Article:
- 1 of 2
AT LEAST two practicing physicians yesterday vigorously opposed legislation that seeks to establish a code of practice for medical assistants before they can practice in the field of medicine on Guam, saying Bill 441 interferes with employer’s autonomy to practice.
Sen. Dennis Rodriguez Jr., health committee chairman, conducted a public hearing on Bill 441 yesterday. Numerous healthcare industry stakeholders attended the hearing, offering their support for the measure.
However, among those who opposed the bill were radiologist Dr. Nate Berg and Guam Medical Association president and obstetrician Dr. Thomas Shieh – both of whom employ medical assistants as part of their private practice.
Shieh expressed his disagreement with the bill because he believes there’s no need to mandate and prescribe a law for how medical assistants operate. He said medical assistants are typically provided training by their hiring physicians or other allied health professionals.
The medical assistants are also given specific job duties under their employers, he said.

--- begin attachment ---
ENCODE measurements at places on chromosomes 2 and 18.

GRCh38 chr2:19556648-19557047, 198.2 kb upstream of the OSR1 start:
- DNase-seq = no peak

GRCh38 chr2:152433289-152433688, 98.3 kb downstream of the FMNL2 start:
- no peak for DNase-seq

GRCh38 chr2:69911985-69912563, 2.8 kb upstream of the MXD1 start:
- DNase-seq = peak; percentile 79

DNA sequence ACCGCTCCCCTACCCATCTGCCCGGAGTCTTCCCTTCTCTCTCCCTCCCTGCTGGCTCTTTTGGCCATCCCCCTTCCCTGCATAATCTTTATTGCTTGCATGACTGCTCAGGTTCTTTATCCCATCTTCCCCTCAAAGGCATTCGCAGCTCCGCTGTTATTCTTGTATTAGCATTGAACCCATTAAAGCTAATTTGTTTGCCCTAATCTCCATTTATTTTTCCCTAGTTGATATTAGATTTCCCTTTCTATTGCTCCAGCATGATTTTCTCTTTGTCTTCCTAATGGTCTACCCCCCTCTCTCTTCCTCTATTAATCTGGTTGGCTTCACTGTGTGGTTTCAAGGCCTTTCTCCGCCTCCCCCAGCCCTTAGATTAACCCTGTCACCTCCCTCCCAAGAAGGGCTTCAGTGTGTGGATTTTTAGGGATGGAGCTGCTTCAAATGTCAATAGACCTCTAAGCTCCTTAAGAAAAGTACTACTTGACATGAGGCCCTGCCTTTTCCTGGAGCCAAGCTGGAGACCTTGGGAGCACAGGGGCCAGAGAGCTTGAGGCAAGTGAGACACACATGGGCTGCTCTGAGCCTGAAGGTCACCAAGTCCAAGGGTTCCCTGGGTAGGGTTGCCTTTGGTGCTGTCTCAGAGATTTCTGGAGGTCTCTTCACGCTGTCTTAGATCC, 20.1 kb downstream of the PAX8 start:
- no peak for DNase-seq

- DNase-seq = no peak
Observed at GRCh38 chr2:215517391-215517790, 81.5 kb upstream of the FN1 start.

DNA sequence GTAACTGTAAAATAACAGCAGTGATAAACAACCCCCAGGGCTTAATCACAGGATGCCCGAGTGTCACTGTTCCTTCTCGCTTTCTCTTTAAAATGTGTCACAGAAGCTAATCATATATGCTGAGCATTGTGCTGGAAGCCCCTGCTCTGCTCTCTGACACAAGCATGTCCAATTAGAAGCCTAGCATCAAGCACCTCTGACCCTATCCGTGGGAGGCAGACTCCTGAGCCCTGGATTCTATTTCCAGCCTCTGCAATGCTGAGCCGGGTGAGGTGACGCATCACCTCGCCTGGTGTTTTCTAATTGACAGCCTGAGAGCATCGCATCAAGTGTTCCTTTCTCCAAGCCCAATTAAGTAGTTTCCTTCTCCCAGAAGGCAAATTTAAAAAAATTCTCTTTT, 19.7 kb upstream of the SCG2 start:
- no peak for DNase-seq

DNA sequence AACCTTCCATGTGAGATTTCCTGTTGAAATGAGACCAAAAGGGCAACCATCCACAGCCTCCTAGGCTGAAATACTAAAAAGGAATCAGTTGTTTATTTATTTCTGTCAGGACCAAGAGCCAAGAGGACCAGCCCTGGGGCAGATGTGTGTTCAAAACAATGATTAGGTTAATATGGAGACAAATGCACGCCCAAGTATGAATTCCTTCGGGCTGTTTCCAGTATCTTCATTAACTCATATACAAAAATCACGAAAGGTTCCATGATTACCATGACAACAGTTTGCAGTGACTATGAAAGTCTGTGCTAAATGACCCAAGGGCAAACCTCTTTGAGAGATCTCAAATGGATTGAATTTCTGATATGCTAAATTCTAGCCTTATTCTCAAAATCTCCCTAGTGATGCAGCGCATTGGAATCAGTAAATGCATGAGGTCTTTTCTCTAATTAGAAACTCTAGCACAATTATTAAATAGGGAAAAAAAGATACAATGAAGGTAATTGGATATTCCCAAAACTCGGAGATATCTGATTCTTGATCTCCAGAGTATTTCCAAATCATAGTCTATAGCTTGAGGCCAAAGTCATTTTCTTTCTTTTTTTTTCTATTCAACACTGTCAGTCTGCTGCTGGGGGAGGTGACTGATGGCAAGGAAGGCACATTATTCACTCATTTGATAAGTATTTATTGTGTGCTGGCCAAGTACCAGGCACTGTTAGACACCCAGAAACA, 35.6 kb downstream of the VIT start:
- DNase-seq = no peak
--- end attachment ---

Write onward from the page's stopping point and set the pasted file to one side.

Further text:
“There is no training that fits all in clinical practice of different specialties,” Shieh said. “Ultimately, it’s the supervising physician’s duty to ensure his or her medical assistant is fully qualified.”
Under the bill, the hiring physician is given the ultimate responsibility for the medical assistant. However, Shieh said the bill may criminalize the physician if violations occur.
“In this particular bill, you only cited the physician that would be punished or criminalized for its violations, but nowhere in the bill holds the responsibility of the nurses, physician assistants, or advance nurse practitioners. You have placed a great burden on the physician and to make it worse, this bill interferes with the autonomy in our practice,” Shieh said.
Berg shared the same sentiments as Shieh, saying he’s worked in multiple cities in the U.S. mainland and has never come across medical assistant certification issues.
“We as physicians or other supervising professionals look and see at what level these people are qualified. I let them work with more experienced people before they assist,” Berg said. “It’s your responsibility to make sure the healthcare industry is safe, but not the medical assistant aspect because it’s too broad. That’s why it can’t be regulated.”
The physicians both reiterated that it has been standard practice across the nation that medical assistants fall under the purview and training of their supervising physician or other allied health professional.
Rodriguez assured the physicians that he will take into consideration their testimonies during the markup committee of the measure.
Shieh said he spoke with some staff members at the Guam Community College, inviting them to work with GMA to improve the program.
“I want GCC to succeed and we will leave no graduates behind,” Shieh said in a statement.